How to Compress Videos with iMovie

Creating instructional videos for students is one effective method for working with students during distance learning. Streaming videos is bandwidth heavy and students with low speed Internet (or mobile Internet only) can be at a disadvantage because videos don’t work as well. You can help by compressing any videos you make to the smallest size possible before you publish it.

This guide will show you how to use iMovie on your iPad to compress videos that are too large to upload in Seesaw and Canvas. If you don’t have iMovie on your iPad, you can install it from Self Service.

Start a new project

Inside the iMovie app, tap the plus button in the top left corner to create a new project. Select Movie in the New Project popup.

The iMovie app will then move you to the Media Selection for your project. This is where you will select your video that you want to compress. You can filter by media type by tapping the Video category in the left column to help you find the video.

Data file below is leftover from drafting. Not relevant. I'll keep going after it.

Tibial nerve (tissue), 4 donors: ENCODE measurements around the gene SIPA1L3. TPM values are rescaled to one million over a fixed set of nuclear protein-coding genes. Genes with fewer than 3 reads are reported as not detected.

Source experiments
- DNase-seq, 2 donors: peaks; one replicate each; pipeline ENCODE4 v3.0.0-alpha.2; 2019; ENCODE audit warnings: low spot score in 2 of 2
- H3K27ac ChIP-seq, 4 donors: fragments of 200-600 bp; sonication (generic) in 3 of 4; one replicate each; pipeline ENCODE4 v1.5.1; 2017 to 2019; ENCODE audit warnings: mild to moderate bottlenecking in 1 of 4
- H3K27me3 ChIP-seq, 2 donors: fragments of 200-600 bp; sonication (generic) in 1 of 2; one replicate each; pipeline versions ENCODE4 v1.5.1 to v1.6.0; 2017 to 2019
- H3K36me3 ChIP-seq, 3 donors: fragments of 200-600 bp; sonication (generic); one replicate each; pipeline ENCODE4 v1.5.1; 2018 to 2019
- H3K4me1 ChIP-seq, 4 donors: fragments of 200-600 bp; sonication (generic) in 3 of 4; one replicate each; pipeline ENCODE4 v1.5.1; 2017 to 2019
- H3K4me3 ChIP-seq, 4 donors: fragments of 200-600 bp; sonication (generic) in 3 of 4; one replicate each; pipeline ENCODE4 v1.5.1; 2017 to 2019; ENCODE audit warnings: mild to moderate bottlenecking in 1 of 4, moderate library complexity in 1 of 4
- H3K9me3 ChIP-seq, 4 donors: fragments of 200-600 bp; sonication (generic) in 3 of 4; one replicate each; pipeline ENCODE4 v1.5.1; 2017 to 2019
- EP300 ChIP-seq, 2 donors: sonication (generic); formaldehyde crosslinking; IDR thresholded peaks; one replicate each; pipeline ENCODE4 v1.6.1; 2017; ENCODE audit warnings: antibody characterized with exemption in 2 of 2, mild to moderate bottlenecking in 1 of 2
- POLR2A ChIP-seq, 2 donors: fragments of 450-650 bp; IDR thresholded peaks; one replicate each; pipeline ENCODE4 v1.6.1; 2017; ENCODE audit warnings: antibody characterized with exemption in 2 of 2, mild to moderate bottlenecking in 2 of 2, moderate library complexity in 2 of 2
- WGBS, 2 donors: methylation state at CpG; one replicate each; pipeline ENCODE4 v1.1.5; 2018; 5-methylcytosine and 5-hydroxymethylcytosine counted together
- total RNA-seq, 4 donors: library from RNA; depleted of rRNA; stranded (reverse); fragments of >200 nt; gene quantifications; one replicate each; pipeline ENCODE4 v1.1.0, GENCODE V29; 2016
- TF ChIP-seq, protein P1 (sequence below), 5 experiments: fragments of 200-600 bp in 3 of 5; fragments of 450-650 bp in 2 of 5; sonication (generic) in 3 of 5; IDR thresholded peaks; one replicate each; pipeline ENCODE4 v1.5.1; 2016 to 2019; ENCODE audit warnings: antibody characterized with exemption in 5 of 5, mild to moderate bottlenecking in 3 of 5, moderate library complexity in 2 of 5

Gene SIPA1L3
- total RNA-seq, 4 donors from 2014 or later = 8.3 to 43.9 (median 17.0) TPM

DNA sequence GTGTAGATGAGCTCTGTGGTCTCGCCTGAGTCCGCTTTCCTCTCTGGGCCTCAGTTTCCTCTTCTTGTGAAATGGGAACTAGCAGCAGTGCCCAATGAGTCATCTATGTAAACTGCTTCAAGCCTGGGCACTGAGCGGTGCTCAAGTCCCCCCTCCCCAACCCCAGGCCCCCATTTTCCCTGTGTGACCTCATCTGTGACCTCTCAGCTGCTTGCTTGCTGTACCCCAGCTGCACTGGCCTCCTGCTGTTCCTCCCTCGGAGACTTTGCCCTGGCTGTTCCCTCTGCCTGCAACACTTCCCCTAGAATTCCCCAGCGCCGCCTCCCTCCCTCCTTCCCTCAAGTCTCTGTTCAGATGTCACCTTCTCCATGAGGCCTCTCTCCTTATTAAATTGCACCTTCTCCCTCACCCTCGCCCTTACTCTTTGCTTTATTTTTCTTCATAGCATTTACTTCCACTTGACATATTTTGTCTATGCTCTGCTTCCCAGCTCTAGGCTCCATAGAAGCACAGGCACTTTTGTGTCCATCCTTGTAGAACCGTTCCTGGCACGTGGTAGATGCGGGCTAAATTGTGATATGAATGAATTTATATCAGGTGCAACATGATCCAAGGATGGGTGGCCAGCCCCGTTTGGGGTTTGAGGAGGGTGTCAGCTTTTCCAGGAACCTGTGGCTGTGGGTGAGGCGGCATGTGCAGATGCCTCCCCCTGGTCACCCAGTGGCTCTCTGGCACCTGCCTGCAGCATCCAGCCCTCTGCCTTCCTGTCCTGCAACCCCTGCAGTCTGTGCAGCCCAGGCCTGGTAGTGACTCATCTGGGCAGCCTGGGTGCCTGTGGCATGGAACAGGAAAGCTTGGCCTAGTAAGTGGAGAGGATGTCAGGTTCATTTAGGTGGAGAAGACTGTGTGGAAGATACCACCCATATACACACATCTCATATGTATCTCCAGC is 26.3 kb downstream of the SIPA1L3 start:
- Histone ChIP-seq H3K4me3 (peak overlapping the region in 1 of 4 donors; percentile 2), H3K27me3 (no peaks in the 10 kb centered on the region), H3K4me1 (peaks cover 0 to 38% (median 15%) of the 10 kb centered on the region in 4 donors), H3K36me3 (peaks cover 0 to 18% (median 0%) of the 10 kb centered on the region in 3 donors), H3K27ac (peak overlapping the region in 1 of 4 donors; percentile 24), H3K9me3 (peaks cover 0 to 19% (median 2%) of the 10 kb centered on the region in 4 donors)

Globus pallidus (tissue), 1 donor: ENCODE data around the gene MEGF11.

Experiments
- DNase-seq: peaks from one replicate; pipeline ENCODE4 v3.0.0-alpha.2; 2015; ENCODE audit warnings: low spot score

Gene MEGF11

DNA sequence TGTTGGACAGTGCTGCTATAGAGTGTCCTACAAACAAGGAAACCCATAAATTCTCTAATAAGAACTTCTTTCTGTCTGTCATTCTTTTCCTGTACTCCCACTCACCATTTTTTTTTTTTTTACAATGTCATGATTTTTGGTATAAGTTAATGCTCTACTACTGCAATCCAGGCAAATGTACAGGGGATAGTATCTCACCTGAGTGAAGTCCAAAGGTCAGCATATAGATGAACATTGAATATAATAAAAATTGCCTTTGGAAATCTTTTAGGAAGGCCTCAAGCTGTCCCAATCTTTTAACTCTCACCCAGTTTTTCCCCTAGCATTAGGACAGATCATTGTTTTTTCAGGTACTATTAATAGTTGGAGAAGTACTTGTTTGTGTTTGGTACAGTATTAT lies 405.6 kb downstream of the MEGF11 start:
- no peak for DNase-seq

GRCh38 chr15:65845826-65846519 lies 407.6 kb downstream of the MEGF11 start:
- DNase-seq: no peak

The blue checkmark shows which video(s) will be added to the project.

Once you find your video, tap it and a blue check mark will appear next to it. Press the Create Movie at the bottom of the screen. Once the editor loads, press Done at the top left (yes, really). On the project screen, press the Share button. Select Save Video.

Getting the size right can take trial and error. Always preview your video before sharing it!

This will bring up a menu where you can set the final size of the video. In short, smaller is better. If your video doesn’t have any writing or small text, you can compress to the smallest size. If you have small text or if you watch it after saving and it’s hard to see, re-do the steps and choose Medium.

After selecting your video size, iMovie will immediately start exporting your movie to your Photos app. When it is finished, you can go over to Photos to preview your video and make sure it’s acceptable.

Always preview your videos!

It’s important to preview your video to make sure it looks and sounds okay. Compression can do funny things sometimes and you don’t want to be caught with a video sent to students that is unusable.

If you run into an issue with videos exporting in weird ways, delete iMovie and reinstall it from Self Service.

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